How to perform Double Toe Hold
Start in a seated position. Bend your knees and grab a hold of your big toes. Extend your legs up and balance yourself on your coccyx to assume a V-shape with your body. Pull your abs in, activate your core, open your chest. If you cannot reach your ankles, use a belt to help you reach your feet.
What is Ubhaya Padangusthasana?
This is a relatively advanced abdominal strengthening asana. It requires the practitioner to have a good sense of balance, a well-trained core, and sufficient flexibility in the hamstrings. A good way to build up towards this pose is by practicing less strenuous abdominal strengthening asanas, such as the Boat Poses.
There are several ways of getting into this pose. It can come as a follow-up to Halasana, where you grab hold of your feet from behind and roll yourself upwards into balance on your coccyx. Otherwise, you can also start in a seated posture with your knees bent enough for you to be able to grab hold of your toes with your index and middle fingers.
As you stay in balance, make sure your chest and shoulders stay open and resist the urge to cave in and droop. Open and lift through your chest, pull your navel in, and maintain the V-shape as you breathe as evenly as possible.
When to use Ubhaya Padangusthasana?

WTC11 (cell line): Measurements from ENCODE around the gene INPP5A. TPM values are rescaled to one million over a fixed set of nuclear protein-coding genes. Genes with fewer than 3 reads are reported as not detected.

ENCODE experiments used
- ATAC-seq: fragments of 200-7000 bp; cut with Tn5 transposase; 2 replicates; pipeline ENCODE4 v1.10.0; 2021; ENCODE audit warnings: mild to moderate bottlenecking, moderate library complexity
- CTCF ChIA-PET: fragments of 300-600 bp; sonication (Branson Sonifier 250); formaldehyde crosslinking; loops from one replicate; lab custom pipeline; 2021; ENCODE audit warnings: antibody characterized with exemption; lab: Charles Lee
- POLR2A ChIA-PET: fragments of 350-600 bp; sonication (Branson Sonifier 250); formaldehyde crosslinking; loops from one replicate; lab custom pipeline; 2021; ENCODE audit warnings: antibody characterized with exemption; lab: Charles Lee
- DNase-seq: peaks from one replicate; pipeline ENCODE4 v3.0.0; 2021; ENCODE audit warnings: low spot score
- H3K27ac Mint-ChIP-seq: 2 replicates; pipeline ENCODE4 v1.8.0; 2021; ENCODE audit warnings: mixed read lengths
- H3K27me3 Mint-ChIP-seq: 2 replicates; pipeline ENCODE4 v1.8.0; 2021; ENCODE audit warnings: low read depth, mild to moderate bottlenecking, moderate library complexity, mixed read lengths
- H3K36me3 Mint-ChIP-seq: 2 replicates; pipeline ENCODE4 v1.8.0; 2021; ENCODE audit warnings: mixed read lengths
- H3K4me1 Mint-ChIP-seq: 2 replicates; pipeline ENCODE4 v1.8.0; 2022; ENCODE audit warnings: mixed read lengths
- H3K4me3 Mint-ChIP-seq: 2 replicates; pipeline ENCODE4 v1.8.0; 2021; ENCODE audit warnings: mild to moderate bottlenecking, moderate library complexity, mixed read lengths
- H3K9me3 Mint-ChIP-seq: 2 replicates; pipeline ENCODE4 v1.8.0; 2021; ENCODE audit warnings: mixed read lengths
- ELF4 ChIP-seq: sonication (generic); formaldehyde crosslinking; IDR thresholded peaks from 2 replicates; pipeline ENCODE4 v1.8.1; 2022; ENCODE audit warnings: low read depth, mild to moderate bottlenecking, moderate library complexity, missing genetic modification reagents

Ubhaya Padangusthasana is suitable for more advanced students who have the necessary foundations to stay in this pose without tipping over or straining to the point where breathing evenly becomes an issue.
A good way of preparing for Ubhaya Padangusthasana is by performing other abdominal strengthening exercises. You can also use a belt and wrap it around your feet so that you don’t have to worry about your flexibility while you focus on improving your balance.
This pose intensely tones your abdominal muscles. It also promotes concentration as it requires the student to pay attention to multiple nuances at the same time. Shifting your focus towards holding the pose can also help take your mind off any worries you might have. All of this makes Ubhaya Padangusthasana an extremely useful pose, both for the body and for the mind.